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    Checking my work: Last evening's run for dinner ran about 50 miles or so, up the freeway through dense traffic, a bit of pootling around in town, then back home via a different route up and over the hills on surface streets and a fast blast down the other freeway.

    In all of it, Racer ran flawlessly. Perfect throttle response, excellent power, no "funny" idle, no vacuum in the tank. The low fuel light flicked on about 6 miles from home so I stopped and refilled the tank at the gas station a half mile away on the way in. The second full tank-load ran the same 49.9 mpg and just shy of 200 miles from full to warning. Perfect.

    Today I'll hunt up the appropriately sized vacuum connection cap so I can remove the evap charcoal canister and its vacuum line in their entirety. One less bit of useless junk to clutter up Racer... :D

    G
     
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  3. Godfrey

    Godfrey High Miler GT Famiglia

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    I took some pictures while working on disabling the evap can yesterday. Hopefully this will help someone out there... :

    Illustrated Procedure:

    - remove seat
    - remove left side panel (three bolts)
    - remove starter cover (two bolts)
    - locate vacuum tap line from manifold to canister under the gearbox
    evap-001.jpg

    - cut vacuum line and block it (I glued an aluminum slug in place)

    Follow the line and cut it in a convenient place, then block it ... particularly the upstream side that comes from the inlet manifold.​

    evap-002.jpg

    - locate breather line with valve connected to canister
    - cut breather line above the valve and below at the canister inlet​

    evap-003.jpg

    evap-004.jpg

    - leave the breather line open ended behind the starter ... put a filter on it if you worry about environmental dust getting into the tank (but it ain't going to happen... :)

    - replace starter cover
    - replace side cover
    - replace seat
    Hope that's clear ... ask if you have any questions.
     
  4. GTM®

    GTM® Administrator Staff Member GT di Razza Pura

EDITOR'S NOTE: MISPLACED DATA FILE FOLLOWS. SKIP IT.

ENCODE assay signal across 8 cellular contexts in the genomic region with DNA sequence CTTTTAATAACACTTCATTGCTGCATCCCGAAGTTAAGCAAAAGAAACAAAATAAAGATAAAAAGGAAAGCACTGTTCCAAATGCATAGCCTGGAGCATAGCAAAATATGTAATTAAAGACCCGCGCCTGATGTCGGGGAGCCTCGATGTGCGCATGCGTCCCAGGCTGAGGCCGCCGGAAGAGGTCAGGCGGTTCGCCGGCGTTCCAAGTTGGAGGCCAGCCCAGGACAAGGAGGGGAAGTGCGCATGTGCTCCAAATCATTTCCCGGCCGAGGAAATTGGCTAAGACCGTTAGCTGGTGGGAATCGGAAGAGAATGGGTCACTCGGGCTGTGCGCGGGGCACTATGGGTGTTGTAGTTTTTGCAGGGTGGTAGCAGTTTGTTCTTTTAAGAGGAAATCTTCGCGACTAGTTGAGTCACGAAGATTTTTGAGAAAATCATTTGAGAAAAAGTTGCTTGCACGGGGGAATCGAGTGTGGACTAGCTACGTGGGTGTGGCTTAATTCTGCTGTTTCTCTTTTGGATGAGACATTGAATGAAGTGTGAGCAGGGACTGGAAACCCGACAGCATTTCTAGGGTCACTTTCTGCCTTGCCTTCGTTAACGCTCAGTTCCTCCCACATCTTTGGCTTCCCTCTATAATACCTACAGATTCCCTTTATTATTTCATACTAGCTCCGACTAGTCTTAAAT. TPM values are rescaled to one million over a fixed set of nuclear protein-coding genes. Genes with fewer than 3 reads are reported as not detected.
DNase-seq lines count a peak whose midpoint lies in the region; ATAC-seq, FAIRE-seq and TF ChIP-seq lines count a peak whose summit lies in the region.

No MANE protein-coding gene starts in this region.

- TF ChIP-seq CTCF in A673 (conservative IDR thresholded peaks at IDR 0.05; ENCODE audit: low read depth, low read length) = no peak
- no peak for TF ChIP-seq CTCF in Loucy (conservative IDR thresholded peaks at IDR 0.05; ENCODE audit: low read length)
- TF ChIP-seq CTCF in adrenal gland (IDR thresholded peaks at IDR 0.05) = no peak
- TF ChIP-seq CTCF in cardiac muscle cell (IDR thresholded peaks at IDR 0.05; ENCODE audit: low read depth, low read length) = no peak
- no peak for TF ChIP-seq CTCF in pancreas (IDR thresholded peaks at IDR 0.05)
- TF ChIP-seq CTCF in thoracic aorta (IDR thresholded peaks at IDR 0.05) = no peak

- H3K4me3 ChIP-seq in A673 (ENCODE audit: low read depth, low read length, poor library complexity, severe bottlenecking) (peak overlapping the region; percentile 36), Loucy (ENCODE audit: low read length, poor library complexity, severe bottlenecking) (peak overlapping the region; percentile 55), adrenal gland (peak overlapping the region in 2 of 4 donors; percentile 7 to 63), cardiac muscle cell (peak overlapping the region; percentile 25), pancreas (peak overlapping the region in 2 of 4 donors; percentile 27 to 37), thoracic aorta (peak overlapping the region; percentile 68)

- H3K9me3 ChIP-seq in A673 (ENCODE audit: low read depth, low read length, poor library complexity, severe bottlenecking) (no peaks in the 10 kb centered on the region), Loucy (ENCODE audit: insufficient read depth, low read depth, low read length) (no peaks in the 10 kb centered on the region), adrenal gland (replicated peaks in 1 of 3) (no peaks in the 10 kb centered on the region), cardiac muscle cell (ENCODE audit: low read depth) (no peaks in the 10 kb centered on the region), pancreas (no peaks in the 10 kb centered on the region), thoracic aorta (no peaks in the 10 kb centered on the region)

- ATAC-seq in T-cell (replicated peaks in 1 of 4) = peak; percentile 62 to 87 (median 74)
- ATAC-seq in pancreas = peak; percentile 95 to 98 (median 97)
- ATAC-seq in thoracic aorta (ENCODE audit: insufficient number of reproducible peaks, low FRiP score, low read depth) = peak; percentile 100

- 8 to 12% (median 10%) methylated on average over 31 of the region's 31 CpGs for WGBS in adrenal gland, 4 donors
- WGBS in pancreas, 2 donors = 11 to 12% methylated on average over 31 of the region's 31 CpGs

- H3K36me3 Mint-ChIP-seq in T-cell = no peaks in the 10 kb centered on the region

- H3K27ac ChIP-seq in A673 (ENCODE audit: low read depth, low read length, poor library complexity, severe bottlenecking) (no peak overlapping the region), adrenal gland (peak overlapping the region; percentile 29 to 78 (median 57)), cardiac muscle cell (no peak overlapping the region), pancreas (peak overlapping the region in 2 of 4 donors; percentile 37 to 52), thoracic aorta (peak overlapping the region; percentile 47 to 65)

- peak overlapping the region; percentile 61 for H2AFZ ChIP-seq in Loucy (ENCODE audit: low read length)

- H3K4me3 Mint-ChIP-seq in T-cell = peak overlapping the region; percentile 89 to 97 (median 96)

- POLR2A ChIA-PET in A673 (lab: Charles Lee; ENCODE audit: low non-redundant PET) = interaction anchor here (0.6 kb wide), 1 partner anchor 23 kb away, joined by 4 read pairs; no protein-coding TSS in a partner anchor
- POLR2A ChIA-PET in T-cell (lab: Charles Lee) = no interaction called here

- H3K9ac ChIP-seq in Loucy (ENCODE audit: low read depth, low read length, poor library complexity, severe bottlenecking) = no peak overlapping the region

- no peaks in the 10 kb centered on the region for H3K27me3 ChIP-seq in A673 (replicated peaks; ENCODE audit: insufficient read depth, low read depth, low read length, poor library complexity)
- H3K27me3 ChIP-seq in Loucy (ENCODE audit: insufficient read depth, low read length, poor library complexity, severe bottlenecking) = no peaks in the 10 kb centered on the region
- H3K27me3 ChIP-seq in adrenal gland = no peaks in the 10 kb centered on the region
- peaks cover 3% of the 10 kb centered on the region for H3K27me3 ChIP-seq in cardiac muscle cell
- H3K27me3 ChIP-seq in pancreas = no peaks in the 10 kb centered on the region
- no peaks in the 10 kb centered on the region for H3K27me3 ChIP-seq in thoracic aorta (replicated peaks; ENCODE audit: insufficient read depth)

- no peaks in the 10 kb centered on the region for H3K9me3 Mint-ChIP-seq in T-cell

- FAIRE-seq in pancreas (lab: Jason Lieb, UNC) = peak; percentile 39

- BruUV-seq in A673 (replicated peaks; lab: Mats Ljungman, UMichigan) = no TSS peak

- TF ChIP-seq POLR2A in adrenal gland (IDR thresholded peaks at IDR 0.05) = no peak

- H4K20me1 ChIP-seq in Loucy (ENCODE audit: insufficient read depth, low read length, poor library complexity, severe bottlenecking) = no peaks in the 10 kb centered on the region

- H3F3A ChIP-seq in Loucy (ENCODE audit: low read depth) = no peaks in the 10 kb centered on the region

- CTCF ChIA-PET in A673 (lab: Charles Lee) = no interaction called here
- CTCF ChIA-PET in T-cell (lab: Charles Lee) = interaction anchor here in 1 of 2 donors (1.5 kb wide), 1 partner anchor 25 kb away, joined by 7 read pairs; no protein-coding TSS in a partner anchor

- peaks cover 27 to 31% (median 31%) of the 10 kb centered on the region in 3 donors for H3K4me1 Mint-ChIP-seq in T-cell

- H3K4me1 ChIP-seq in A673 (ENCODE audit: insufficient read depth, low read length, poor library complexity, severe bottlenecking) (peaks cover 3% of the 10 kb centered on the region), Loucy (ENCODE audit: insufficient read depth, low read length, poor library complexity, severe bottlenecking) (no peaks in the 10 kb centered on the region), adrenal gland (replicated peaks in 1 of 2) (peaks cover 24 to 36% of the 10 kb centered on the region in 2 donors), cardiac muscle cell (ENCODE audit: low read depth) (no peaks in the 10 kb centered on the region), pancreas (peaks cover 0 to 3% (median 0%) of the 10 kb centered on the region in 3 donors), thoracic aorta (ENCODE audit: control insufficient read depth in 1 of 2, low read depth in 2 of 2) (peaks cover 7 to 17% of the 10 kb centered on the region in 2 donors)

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    Thanks for posting Godfrey.

    A few notes to add...
    • Above applies to all '13-15 V7s, however the '16 V7 II has the evap can in between the intake manifold, aft of the engine. All else is still valid.
    • If you plan on leaving the evap can in place... Instead of cutting the (tank breather) tip over valve line and removing it, I highly recommend gutting the valve by popping it apart, or installing a fitting that allows the vapors to flow into the canister if you don't want any fuel smells in your garage. If you leave vented to open air, be aware that fuel will flow from this line while the tank is topped off at any sudden stop or side-standing of the bike.
     
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  5. Godfrey

    Godfrey High Miler GT Famiglia

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    Hmm.

    I didn't notice any fuel spilling or fuel smell after I topped off the tank last evening. The bike was on the side stand at the gas station and again in my garage before I put it into its parking spot. The driveway down into my garage is pretty steep so I have to use the brakes there pretty hard too...

    I'll keep an eye on it, I imagine it could happen in certain conditions. I've had it happen on other bikes that were not designed with an evap system like this too, particularly if I over-filled the tank. I like that the Guzzi has a nice little cage in the tank filler that gives you an indication of when you're at the full point.

    I'll probably get your filter anyway ... it's a good idea no matter to filter all vents and such.
     
  6. Godfrey

    Godfrey High Miler GT Famiglia

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    Addendum:

    Chatting with a mechanic at the dealership yesterday about how my evap canister has 'fallen off' ... :) ... he said to be sure that when I remove the no longer needed vacuum line: